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Jun Ichikawa – Tony Takitani

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    Ugetsu

    I’ve had this dvd for a while, but didn’t watch it – it was one of those dvd’s I like to keep for a rainy day when I’m too lazy to go out to the rental shop. But in honour of Ichikawa’s death, I thought I’d watch it. I’ve been intrigued by it as I love Haruki Murakami’s books, but I was somewhat mystified as to how this particular story could be made into a movie, it seemed to me to be very uncinematic (I’m one of those sad movie buff types who can’t read a book without thinking if it could be made into a movie). I must admit its also a story I didn’t particularly like – one of those stories where Murakami seems more in love with the idea of the story than the characters.

    Its a very surprising adaption of a story as its hardly an adaption at all – the whole movie is almost a direct shooting of the story, almost as if watching a slideshow as an anonymous narrator tells the story almost word for word as Murakami wrote it. The cinematography is mesmerising, very beautiful. I won’t do a spoiler for those who haven’t seen it or read the story, but it is essentially about a deeply lonely and shy man who marries a beautiful woman who is obsessed by shopping.

    I watched it with a Chinese friend who dislikes the Japanese and regularly informs me that my taste in cinema sucks. Oddly enough, she loved it. For me, I couldn’t help thinking of Kurosawa’s comment recorded by Richie: ‘Thats the thing about most Japanese films, they don’t care anything about people. Then they go and call it artless simplicity or something and terribly Japanese…. Most Japanese pictures lack any real depth at all.’ If ever there was a movie that this quote could apply to, Tony Takitani is it (inevitably, it was adored by most western critics, going by Rottentomatoes.com).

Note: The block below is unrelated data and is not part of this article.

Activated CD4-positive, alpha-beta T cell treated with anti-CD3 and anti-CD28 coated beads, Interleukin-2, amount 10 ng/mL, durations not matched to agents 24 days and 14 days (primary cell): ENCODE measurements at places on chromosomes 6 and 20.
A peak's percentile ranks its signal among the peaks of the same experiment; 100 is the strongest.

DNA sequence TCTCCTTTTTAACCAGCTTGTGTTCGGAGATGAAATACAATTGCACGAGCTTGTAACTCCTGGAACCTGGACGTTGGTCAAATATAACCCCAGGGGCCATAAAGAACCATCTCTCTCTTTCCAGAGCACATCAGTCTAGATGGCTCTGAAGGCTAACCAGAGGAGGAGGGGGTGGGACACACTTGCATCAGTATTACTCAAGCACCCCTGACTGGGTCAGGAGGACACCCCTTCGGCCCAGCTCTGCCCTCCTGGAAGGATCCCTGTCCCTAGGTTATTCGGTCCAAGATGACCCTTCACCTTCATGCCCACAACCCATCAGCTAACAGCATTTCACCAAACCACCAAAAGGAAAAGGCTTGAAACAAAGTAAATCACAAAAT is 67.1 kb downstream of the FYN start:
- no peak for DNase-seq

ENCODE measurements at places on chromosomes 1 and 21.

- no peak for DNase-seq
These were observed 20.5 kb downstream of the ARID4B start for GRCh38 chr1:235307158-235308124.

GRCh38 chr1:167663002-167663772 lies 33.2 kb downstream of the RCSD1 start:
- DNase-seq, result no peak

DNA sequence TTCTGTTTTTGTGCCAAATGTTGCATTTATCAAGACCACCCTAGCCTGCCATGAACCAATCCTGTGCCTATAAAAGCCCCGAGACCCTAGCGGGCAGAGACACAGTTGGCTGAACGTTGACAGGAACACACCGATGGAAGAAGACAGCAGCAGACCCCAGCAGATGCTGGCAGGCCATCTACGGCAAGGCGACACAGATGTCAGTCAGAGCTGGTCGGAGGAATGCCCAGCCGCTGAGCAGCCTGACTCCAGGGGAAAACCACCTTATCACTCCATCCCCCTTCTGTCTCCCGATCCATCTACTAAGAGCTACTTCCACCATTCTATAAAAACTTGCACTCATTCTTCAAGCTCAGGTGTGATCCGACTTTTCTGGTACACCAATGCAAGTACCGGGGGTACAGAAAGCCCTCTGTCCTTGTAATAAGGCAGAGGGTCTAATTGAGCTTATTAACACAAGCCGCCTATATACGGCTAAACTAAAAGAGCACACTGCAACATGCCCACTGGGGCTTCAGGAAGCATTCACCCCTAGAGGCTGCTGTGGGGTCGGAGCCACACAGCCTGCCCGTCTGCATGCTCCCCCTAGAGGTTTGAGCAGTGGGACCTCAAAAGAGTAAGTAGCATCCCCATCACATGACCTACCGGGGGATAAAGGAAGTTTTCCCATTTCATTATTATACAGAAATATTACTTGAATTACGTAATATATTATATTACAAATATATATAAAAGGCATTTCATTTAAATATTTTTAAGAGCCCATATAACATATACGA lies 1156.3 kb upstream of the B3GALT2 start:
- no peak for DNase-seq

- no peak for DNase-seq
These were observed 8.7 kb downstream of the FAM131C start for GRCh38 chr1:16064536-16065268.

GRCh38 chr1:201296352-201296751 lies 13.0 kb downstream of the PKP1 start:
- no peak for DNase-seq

Oh well, maybe I’ll watch it again and find some depths in it… but sadly I find movies like this – all aesthetics, no intelligence – to be vaguely depressing, and not in the way they intend.

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    Vili Maunula

    Thanks for the warning, Ugetsu! Although, the way you describe and criticise the movie actually made me very curious to see it! ­čÖé

    Films with more aesthetics than feelings to them have been also in my mind recently after I watched the three movies Stanley Kubrick directed before Spartacus (Killer’s Kiss, The Killing and Paths of Glory). I have always considered Kubrick something of a cold intellectual auteur with an odd sense of humour, and I don’t think that those three films really changed that opinion in any way. (Don’t get me wrong, though, all three are definitely worth watching.)

    As a complete contrast, I also finally watched Satyajit Ray’s Pather Panchali, therefore starting the Apu trilogy (I bought the Artificial Eye set a few months ago). Although it wasn’t quite (yet) the “sun and the moon” experience as has been advertised by some, I really enjoyed the film on every level and I’m now looking forward to sitting down with the other two.

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